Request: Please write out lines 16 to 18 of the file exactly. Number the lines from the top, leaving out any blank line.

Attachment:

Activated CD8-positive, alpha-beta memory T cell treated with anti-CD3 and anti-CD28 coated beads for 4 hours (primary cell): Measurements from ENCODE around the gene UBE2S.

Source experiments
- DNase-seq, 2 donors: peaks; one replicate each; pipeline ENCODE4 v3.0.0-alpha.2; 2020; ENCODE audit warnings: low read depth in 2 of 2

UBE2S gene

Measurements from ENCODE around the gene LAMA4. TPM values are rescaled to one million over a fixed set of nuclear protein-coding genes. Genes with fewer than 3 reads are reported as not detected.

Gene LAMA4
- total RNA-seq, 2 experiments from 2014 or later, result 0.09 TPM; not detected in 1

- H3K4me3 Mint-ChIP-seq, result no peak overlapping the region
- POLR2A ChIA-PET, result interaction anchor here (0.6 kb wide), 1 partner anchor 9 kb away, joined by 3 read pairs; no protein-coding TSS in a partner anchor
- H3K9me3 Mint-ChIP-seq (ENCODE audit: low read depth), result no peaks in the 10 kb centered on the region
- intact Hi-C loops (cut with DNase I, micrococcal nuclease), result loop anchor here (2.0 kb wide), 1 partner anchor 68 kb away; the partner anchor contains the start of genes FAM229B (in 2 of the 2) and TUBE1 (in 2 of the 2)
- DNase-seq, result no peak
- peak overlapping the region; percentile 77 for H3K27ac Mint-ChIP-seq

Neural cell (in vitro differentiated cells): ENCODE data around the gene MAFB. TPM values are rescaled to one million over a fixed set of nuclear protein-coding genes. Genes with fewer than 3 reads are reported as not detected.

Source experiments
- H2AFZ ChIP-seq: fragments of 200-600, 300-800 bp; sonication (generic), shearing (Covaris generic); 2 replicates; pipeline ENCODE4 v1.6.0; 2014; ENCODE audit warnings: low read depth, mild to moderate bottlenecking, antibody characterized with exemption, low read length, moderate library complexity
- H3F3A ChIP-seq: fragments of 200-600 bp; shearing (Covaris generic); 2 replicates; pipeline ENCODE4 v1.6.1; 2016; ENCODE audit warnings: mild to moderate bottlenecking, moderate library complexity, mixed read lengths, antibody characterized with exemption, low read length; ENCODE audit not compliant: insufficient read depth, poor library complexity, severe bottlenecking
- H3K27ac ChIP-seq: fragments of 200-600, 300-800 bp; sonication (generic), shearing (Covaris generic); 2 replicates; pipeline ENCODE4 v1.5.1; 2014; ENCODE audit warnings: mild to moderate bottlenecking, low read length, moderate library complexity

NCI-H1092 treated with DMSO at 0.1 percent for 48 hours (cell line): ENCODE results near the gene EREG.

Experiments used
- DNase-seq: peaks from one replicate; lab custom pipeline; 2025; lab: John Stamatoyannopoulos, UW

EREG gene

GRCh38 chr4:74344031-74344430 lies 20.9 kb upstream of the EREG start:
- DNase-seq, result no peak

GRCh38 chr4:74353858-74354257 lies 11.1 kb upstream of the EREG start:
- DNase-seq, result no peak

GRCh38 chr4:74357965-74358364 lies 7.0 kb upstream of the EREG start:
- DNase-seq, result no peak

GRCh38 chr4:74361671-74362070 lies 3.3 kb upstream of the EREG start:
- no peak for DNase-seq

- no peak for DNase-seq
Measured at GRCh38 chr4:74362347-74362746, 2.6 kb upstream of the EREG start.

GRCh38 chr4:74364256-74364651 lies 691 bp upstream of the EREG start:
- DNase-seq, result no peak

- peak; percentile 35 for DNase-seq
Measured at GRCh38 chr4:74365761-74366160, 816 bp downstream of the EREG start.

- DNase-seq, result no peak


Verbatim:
- H2AFZ ChIP-seq: fragments of 200-600, 300-800 bp; sonication (generic), shearing (Covaris generic); 2 replicates; pipeline ENCODE4 v1.6.0; 2014; ENCODE audit warnings: low read depth, mild to moderate bottlenecking, antibody characterized with exemption, low read length, moderate library complexity
- H3F3A ChIP-seq: fragments of 200-600 bp; shearing (Covaris generic); 2 replicates; pipeline ENCODE4 v1.6.1; 2016; ENCODE audit warnings: mild to moderate bottlenecking, moderate library complexity, mixed read lengths, antibody characterized with exemption, low read length; ENCODE audit not compliant: insufficient read depth, poor library complexity, severe bottlenecking
- H3K27ac ChIP-seq: fragments of 200-600, 300-800 bp; sonication (generic), shearing (Covaris generic); 2 replicates; pipeline ENCODE4 v1.5.1; 2014; ENCODE audit warnings: mild to moderate bottlenecking, low read length, moderate library complexity